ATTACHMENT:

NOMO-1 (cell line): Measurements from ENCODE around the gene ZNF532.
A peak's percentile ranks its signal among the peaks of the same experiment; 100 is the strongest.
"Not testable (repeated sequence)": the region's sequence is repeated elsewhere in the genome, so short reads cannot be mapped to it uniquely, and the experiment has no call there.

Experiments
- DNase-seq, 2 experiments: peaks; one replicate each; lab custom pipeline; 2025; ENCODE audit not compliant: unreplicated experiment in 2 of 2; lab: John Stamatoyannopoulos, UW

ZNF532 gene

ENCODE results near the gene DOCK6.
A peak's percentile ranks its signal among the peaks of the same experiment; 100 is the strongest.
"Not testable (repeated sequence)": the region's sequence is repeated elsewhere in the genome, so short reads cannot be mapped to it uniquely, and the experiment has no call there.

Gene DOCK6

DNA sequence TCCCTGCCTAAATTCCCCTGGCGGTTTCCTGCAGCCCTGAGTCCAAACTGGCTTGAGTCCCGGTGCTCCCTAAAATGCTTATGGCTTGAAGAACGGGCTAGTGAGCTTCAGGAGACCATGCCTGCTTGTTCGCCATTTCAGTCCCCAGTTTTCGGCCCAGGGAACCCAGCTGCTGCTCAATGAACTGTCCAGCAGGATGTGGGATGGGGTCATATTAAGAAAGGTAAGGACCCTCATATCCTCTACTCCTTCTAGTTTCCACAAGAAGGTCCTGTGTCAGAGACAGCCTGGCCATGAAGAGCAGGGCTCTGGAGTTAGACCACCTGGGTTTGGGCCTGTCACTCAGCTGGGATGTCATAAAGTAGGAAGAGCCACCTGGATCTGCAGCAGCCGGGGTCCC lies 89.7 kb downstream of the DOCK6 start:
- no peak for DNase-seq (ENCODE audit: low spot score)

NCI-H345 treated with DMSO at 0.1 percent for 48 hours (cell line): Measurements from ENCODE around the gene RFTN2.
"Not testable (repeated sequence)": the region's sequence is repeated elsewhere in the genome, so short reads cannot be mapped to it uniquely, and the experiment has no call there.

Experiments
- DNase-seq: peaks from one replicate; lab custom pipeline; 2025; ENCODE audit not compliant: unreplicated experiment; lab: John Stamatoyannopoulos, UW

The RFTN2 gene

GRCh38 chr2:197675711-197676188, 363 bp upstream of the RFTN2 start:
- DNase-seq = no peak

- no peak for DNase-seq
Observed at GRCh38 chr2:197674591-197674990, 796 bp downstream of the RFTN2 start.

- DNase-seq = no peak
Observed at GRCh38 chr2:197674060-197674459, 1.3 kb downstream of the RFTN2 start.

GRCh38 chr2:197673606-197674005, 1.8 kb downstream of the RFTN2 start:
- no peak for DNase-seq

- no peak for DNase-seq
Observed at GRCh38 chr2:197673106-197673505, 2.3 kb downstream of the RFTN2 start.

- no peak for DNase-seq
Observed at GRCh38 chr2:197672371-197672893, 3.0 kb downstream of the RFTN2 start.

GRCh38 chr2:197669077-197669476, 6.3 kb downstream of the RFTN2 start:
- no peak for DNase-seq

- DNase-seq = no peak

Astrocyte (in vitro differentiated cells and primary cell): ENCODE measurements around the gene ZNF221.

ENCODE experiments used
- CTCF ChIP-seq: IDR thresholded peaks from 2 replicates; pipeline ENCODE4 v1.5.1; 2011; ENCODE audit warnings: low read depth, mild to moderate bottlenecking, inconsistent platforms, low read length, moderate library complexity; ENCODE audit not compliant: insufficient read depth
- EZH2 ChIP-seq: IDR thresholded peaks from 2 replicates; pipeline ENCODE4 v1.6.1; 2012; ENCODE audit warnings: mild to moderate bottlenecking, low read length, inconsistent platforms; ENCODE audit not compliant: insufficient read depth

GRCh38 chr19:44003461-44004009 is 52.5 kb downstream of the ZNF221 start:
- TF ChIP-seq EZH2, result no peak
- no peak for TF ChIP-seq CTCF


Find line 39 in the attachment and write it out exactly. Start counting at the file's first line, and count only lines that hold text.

- no peak for TF ChIP-seq CTCF